Give Yourself Time

Just as perfection is not attained in a short period of time, neither is your perfect homeschooling day or week. It takes time, even after a few years, to make sure the chosen curriculum will work, or that changes taking place around your family are tolerated well. It takes time to get comfortable with each aspect of homeschooling, but even then, things can happen that upset the routine a bit. Is someone in the family changing jobs? Moving? Going away to college? Having a baby? Have you recently lost a loved one? Or a pet?

All of these things, and more, can upset the daily routine, even if it's only a frame of mind. It’s important to remember that it’s your child, and your rules. You needn’t struggle to please anyone outside the confines of your homeschool and the sooner you accept that, the easier it will be for you to move on. It could be your first year, or your fifteenth. It could be that you’re teaching a five-year-old or a fifteen-year-old, but the premise remains the same. You may not get it right the first time. They may not get it right the first time. But that time WILL come and your patience will help usher it in.

There’s no shame in taking your time moving into a new homeschooling endeavor, or homeschool year. There’s no reason to feel like a failure if you’re having a hard time adjusting. And there’s certainly no reason to quit! If something isn’t working, drop it. If it works as if it were made for you, rejoice! The important thing is that you understand it will work out. Just like it does for all of us.

Dealing With Naysayers

Another truth in homeschooling is that you will run across people who simply don’t understand homeschooling. Sometimes it’s their choice and sometimes, they have no background that would give them understanding. And sometimes, those people are your own flesh and blood. It would simply take up too much space to list all of the statements we might hear from these people, but you’ll know them when they start talking. Here are just a few examples of naysayer language that can be absolutely hurtful unless you’re prepared for it:

  • Why would you give up your freedom to do this?
  • Aren’t you afraid you’ll scar them for life?
  • Is it even legal to homeschool?
  • Is homeschooling your religion?
  • Shouldn’t they get a REAL education?
  • How are they going to meet real people?
  • Can they actually get a job without an education?

Some of the questions you’ll hear are steeped in misinformation and some just plain hurtful, especially if the people asking the questions are supposed to be your friends. They likely believe that they’re doing you a favor by making you think about these things, or calling you out and forcing you to answer.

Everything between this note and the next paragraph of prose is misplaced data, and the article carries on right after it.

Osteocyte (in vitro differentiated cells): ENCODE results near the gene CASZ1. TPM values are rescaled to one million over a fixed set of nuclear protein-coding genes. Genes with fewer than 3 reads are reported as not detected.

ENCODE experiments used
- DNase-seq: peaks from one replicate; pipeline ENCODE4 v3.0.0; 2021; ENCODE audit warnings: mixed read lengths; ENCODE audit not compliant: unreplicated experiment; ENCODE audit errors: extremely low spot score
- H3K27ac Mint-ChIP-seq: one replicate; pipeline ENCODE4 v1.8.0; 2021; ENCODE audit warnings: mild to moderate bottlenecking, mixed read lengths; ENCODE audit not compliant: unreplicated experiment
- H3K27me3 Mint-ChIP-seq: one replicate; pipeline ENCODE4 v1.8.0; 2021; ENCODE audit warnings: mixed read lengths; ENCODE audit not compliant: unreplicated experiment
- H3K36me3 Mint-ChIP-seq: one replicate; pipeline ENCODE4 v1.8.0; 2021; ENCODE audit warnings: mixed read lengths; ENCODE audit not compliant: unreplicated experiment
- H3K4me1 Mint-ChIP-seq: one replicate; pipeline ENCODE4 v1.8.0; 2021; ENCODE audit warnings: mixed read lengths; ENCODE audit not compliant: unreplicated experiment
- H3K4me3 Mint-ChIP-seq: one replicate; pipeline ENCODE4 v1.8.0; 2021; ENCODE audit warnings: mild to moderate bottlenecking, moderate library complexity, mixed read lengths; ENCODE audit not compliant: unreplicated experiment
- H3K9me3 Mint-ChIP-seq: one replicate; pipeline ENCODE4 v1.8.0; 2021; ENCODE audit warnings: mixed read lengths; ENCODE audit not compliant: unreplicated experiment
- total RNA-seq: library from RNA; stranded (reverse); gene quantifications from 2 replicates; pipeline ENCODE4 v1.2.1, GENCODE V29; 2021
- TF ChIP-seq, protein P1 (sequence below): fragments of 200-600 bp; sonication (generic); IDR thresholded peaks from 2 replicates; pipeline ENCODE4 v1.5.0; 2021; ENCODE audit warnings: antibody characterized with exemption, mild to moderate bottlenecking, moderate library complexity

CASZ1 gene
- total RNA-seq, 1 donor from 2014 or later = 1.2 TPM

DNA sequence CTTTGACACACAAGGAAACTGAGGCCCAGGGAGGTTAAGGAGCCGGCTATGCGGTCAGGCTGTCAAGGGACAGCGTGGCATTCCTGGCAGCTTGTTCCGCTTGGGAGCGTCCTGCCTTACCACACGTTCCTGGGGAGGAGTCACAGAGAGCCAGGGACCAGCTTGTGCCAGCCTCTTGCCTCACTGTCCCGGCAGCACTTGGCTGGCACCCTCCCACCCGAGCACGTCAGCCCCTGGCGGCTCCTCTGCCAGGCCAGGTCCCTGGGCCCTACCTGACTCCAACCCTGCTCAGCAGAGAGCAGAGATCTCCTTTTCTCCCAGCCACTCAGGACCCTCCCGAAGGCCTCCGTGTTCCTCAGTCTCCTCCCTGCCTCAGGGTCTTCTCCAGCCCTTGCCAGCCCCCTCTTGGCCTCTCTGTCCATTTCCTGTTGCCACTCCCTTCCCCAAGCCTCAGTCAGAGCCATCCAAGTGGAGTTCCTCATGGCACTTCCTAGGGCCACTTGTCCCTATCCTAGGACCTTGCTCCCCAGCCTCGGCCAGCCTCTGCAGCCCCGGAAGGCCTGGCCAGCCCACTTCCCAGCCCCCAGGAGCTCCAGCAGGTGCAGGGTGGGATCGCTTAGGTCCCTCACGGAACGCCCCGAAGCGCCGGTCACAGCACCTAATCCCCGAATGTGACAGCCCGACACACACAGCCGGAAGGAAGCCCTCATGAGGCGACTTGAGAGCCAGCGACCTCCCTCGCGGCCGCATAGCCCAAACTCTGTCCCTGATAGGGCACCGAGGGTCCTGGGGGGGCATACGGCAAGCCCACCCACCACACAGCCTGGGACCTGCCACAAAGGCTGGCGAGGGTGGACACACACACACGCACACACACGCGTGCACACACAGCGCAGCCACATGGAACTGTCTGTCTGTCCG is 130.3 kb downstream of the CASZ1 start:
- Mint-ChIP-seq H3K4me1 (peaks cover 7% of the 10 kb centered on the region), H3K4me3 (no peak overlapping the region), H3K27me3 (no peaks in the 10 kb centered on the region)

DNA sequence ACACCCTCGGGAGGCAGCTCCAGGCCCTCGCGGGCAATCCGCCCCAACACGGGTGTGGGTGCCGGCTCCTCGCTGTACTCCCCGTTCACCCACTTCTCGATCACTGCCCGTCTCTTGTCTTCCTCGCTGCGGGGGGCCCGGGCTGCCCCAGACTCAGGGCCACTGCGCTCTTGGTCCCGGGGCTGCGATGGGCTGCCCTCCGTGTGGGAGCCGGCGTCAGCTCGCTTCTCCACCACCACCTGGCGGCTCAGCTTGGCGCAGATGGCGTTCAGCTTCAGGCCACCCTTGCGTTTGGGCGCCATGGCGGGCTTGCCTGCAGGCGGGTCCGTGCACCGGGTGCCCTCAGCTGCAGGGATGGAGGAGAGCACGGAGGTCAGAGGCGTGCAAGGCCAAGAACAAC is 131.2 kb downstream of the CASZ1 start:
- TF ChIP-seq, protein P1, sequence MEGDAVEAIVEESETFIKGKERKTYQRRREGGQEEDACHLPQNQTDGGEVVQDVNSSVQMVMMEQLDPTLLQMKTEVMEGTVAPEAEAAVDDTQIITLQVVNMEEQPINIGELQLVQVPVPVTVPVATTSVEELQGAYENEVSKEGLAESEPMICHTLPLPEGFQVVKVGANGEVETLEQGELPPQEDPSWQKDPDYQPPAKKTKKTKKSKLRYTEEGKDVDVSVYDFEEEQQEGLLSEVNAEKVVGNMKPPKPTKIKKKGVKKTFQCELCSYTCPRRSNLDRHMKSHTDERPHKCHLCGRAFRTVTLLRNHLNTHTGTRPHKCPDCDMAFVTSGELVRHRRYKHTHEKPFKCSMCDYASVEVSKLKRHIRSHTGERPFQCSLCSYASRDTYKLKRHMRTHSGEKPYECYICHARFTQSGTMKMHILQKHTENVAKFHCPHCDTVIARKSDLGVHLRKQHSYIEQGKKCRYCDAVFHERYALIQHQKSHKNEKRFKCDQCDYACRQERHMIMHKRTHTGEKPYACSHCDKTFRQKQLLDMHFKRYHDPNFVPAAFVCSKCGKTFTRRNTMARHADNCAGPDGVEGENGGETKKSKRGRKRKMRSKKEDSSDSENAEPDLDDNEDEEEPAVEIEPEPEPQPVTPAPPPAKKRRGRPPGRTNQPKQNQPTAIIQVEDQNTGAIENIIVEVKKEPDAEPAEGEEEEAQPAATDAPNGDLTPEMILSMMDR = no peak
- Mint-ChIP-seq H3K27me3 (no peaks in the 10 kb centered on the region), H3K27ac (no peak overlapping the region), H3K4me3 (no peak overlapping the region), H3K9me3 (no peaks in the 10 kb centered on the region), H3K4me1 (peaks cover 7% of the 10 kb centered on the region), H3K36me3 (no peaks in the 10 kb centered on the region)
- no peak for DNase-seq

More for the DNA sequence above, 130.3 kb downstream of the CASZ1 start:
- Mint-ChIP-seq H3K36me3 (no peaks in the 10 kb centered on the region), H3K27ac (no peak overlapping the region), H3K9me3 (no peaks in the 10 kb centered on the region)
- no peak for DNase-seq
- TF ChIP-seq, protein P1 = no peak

But you really don’t have to answer. Of course, you could always attempt to offer them relevant information or answer their questions honestly, but you’re not likely to change their way of thinking with just a simple conversation. As this fact becomes obvious, you’ll need to remember that self-control is a necessary element in some situations. And never underestimate the power of simply leaving them standing there.

The Benefit of Finding Community

A homeschooling life is often synonymous with a “secluded” life, at least to those who do not homeschool or know anything about it. If your “reason for homeschooling” includes a child who has dealt with, or is dealing with, crippling depression or social anxiety, that seclusion can actually be a wonderful thing for them. For children like this, the large masses of people in most social situations can be “triggering” to them. Triggers are things that happen as a result of trauma such as bullying or abuse, and it’s far more serious than many people understand, especially if they’ve never had a child like this in their lives. If this child is left in the public-school setting, they are usually misunderstood at best, or further bullied - even by teachers - at the worst. They’ll spend more time just trying to survive than they will ever spend learning. In the safety of the homeschool setting, however, they begin to explore ways in which they can get better.

Still, finding a community of like-minded homeschoolers can be a great option. There are lots of clubs, groups, and co-ops that will help provide a much-needed change from time to time, as well as offering a bit of respite for both you and your child. Just having a social outlet where you’re understood can be a great thing. You can also explore ideas such as local sports or hobby clubs, music or art lessons, theatre, gymnastics, and so much more, to provide other ways for your child to grow and expand their horizons. You can even oversee volunteer opportunities which can be an excellent lesson in servitude, in addition to forming social and community ties.

In Closing

The truth is, you may encounter many things over the course of your homeschooling journey that might anger you, bring tears, or yes, even cause you to consider giving it up. But I encourage you, when this happens (because it will), take some time to understand what you’re feeling. Talk with another homeschooling mom or dad who’s been through that already. Reach out to a support group, as many can be found on social media outlets, and you’ll likely find you’re not alone. Just as with life in general, tough days happen. And if you think about it, your track record for getting through all of them is 100% so far! So why not press on?

Your child is worth it. Their amazing education is worth it. And it’s not that hard to get back on track once you find the culprit behind your feelings of inadequacy. The best part? Not only will you have overcome an obstacle by the end of this experience, but you will have taught your children that “giving up” simply isn’t an option, even if things get really tough.

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About the Author
Stacey Wells
Stacey Wells

Stacey is an author, blogger, and former homeschool mother who loves to encourage and uplift, especially on the subjects of faith and homeschooling. She lives in Central Kentucky with her husband, Jimmy, and their two children. For more information, visit her website, Words From The Wheel.